Exploring on our Own
We headed up to Machu Picchu Mountain and were met with a breathtaking view from above. The sun lit up the city giving it a beautiful green glow to the grass that gave shape to the many courtyards and terraces. From above, the many people below seem to disappear as they were sheltered by the many houses and temples below.
We seemed to have the place to ourselves and this was a perfect moment of peace away from the large crowds.
Moving further around the ruins, we had been informed of a neat walk along some of the original Inca Trail that led to a five-hundred-year-old bridge. The path was located on one side of Machu Picchu mountain.
The path was located on a straight drop to the valley below, but somehow it was flat below our feet, rocks simply placed atop one another that grew to two meters wide in parts. Over the edge, the bottom of the path continued down to form part of the cliff face, this was sometimes ten meters in depth until it was met with a small projection of rock to bear its weight.
Machu Picchu’s engineering feat was seemingly shadowed by a path built simply to visit the city.
The path moved along the face of the mountain for about three hundred meters before the bridge, this was as far as we were allowed to walk as it simply became too dangerous. The cliffs went steeper and the path became more narrow. The consequences of a small lapse in concentration became deadly and the paths stability appeared weathered over the years.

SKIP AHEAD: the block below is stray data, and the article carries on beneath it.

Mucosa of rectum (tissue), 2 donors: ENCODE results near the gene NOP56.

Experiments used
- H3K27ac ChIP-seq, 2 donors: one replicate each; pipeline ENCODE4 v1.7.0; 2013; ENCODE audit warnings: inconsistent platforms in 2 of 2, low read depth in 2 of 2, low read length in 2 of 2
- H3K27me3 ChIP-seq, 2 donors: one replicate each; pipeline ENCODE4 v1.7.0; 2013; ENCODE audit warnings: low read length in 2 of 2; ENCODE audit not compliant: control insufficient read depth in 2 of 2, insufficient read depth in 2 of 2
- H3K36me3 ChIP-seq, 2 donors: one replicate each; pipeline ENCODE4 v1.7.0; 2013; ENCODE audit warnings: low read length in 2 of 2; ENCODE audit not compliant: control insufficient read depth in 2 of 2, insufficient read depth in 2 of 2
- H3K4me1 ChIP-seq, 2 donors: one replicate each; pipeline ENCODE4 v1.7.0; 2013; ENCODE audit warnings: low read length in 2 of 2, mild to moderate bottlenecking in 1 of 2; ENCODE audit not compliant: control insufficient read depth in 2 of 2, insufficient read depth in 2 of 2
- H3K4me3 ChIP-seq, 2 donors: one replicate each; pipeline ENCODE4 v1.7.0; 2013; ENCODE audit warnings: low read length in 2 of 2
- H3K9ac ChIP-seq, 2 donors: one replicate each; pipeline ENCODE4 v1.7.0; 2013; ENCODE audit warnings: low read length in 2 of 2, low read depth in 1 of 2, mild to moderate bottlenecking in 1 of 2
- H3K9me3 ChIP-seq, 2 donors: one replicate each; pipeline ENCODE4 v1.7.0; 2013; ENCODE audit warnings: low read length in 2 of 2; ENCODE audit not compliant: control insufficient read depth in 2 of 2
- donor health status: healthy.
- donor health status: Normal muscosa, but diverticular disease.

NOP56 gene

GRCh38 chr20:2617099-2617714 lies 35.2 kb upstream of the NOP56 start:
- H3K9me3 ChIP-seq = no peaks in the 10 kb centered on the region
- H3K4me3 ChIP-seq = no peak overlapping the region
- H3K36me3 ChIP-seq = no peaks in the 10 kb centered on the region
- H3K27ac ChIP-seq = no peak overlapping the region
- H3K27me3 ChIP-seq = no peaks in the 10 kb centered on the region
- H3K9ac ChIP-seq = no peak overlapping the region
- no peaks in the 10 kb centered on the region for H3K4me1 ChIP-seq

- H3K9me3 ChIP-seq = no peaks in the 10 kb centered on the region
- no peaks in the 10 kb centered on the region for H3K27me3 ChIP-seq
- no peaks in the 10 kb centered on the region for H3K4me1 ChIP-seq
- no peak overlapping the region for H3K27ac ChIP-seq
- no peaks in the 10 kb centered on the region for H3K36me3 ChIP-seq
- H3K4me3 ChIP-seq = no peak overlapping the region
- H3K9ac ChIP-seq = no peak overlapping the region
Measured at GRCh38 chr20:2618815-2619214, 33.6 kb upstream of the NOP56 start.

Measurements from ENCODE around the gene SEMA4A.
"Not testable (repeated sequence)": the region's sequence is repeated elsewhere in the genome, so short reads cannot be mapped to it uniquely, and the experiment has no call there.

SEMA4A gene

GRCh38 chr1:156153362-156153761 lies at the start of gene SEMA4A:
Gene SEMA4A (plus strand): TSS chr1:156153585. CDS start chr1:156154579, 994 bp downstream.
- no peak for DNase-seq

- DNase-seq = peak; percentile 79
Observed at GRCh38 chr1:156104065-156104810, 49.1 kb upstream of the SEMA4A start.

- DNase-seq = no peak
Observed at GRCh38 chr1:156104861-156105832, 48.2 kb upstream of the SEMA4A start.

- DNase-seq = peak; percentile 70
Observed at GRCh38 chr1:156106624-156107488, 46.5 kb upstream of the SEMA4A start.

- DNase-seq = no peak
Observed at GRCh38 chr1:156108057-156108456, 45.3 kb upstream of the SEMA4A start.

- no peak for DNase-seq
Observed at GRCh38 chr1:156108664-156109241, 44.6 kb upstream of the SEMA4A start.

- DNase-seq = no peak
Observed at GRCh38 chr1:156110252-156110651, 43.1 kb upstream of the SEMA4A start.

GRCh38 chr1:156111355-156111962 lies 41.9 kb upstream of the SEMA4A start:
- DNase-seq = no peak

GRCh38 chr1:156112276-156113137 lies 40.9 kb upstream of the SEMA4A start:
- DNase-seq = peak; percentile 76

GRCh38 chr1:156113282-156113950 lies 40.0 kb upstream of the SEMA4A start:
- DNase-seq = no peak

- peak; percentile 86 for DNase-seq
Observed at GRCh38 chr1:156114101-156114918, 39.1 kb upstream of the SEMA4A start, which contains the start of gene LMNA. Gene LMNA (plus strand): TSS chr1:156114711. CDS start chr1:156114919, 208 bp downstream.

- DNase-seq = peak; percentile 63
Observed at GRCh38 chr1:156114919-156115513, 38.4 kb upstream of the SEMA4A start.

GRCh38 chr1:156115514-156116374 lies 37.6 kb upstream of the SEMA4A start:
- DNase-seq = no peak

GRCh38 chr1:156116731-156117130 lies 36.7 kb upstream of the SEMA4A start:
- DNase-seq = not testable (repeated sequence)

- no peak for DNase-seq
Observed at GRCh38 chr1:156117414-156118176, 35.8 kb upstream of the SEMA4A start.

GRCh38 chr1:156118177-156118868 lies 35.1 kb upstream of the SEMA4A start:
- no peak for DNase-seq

After completing the trail to the Inca Bridge it was time for us to leave. Along the short walk to the exit gate, I protested that this was my most astonishing moment in the Inca site, something I would never forget and an amazing way to finish the experience of hiking Machu Picchu.
Reflecting on the Day: Is Machu Picchu Worth it?
Was visiting Machu Picchu an exhausting experience? Yes, four days of walking the Salkantay Trail was a lot of work. But that being said, the final day exploring Machu Picchu wasn’t too bad. We took the bus up and walked down and it was completely manageable. Plus, the effort to get to Machu Picchu makes it even more special when you finally get there!
Was Machu Picchu flooded with tourists? Yes, but that is to be expected with the “Wonder of the World” status the Inca site has earned. However, now (as of July 2017) numbers of visitors are limited into time slots and visitors can only explore with a guide. This reduces the number of tourists running around wildly taking pictures.
And now, the most commonly asked question…
Is Machi Picchu Worth it? Absolutely! It may be touristy and somewhat overpriced, but any trip to Peru simply isn’t complete with visiting Machu Picchu!
I was surprised with how much I actually enjoyed my day at Machu Picchu. I was in awe at the stonework – the Inca’s were engineering geniuses!
I personally think it is a “Wonder of the World ” that is worth the hype!
But, the truth is, if you are asking the question “is Machu Picchu worth it” then wouldn’t you rather go and answer the question for yourself rather than wondering if you should’ve gone years later?
Traveling more in Peru? Check out our other posts!
- Colca Canyon
- Cusco: A Backpackers Guide
- The Salkantay Trek to Machu Picchu: Our Story
- Lima: So Much More than Just a Big City
- Complete Guide to Huaraz
- Hiking in Peru: Everything You Need to Know
- Highlights of Peru to Help you Plan your Trip
- Our Peru Photo Gallery
- Working in the Peruvian Jungle